My home is the Driftless Area — a landscape of rugged hills and coulees that unfolds in steep contrast to the plains of the surrounding Midwest. I've long wanted a good map of the area's unique topography, but this desire has been hard to satisfy. The Driftless Area is flung across the borders of Iowa, Illinois, Minnesota, and Wisconsin, so no individual state map covers the whole region. Moreover, while there are a handful of maps out there centered on the Driftless Area, none that I've seen show quite what I want. There was just one solution: I would have to make a map of my own. I have no formal training in GIS or cartography, but maps have fascinated me since childhood, and there is no better excuse than ignorance for learning something new. It took some time, but at long last I've made the map I'd been looking for.
The Driftless Area takes its name because it is comparatively free of glacial "drift," the silt and stone carried elsewhere by ice age glaciers. Though prehistoric ice sheets passed the Driftless Area on all sides, this region mostly escaped the scouring glaciation that flattened the neighboring countryside. As a result, the Driftless Area exhibits a more timeworn terrain, visible on the preceding map as a swath of rough relief stretching from northwest to southeast. For all its hills, the area is not mountainous — its highest elevation, at West Blue Mound in Wisconsin, is only 1,719 feet above sea level. In fact, the Driftless Area was built up from sediment in a shallow Paleozoic seabed. Ever since the region rose out of the sea hundreds of millions of years ago, streams have been eroding deep, fractal-like drainage channels into the land, creating its present rough surface.1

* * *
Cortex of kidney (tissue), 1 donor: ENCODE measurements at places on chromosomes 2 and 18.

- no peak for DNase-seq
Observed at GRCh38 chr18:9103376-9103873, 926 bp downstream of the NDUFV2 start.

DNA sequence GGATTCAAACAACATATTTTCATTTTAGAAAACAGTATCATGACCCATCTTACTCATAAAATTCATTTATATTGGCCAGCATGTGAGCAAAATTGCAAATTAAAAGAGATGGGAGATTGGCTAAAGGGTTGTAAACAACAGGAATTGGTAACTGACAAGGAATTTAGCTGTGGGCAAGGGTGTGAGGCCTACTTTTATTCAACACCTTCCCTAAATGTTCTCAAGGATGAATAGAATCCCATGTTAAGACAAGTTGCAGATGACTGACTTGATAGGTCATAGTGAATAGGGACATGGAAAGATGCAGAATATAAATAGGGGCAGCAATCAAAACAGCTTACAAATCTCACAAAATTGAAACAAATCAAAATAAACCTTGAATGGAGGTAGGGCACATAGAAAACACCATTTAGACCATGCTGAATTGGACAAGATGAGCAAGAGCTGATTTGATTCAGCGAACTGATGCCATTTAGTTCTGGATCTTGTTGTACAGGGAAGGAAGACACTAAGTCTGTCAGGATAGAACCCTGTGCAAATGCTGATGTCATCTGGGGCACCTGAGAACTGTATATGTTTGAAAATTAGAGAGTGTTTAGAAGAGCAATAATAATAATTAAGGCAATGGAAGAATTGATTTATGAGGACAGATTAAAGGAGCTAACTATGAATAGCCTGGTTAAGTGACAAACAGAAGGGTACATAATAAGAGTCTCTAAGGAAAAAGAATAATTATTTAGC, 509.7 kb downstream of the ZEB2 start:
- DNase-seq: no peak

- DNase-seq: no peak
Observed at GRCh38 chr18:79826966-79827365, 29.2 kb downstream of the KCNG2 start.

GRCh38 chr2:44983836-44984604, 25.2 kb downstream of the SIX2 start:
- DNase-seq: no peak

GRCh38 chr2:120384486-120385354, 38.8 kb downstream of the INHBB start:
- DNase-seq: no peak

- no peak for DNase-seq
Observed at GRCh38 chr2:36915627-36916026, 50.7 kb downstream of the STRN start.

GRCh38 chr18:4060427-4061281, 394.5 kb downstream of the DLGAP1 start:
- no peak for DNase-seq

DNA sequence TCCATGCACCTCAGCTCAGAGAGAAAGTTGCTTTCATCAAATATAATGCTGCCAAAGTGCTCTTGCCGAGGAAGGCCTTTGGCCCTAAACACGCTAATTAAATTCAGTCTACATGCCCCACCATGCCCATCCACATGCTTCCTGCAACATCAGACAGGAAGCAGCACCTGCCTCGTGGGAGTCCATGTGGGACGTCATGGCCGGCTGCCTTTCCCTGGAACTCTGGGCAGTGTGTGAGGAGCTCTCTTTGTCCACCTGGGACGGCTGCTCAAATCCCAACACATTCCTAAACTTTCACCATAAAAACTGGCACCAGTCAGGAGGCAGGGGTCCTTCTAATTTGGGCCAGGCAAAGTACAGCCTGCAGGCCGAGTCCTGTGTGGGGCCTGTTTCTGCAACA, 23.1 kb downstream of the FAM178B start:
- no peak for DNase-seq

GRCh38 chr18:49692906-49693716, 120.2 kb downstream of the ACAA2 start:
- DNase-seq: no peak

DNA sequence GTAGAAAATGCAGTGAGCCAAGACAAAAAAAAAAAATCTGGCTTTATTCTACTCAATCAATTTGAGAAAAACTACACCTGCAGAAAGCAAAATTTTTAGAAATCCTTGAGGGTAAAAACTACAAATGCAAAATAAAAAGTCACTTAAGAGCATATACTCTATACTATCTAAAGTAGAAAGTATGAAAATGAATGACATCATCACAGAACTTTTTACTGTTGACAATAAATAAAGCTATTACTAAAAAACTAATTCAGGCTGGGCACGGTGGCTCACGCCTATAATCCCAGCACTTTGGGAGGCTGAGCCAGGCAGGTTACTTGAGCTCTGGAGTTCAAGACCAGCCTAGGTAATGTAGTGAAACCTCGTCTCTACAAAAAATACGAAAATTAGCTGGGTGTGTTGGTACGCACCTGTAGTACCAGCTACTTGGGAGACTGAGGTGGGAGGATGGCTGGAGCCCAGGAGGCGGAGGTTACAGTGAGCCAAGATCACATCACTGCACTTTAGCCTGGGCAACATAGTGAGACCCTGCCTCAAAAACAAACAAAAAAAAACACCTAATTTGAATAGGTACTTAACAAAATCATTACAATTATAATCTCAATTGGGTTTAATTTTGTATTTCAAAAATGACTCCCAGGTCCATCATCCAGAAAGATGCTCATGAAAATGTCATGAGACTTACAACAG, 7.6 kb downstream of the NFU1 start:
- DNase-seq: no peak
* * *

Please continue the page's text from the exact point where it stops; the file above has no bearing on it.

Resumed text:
During the last 2.5 million years, ice sheets repeatedly advanced and retreated around the Driftless Area. The accompanying map shows the estimated limits of these glacial advances. The most recent glacial maximum, called the Late Wisconsin, can be mapped with great accuracy. In the Late Wisconsin period, ice sheets spanned from Canada to southern Ohio, leaving behind the lakes, drumlins, and moraines that characterize the geography of eastern and northern Wisconsin. Glaciers in this period did not penetrate the Driftless Area, however. Earlier glacial periods are more difficult to map with precision, but it seems clear that the Illinoian Glaciation also passed around the Driftless Area. On the other hand, geologists have unearthed scattered Pre-Illinoian glacial deposits in the western and far northern portions of the Driftless Area. By definition, Pre-Illinoian glaciation took place at least 310,000 years ago. The ice that once encroached into the Driftless Area probably came even earlier — the magnetic polarity of the region's glacial deposits indicate that they were formed more than 790,000 years before present. As a result, evidence of that early glaciation has had time to mostly erode away.2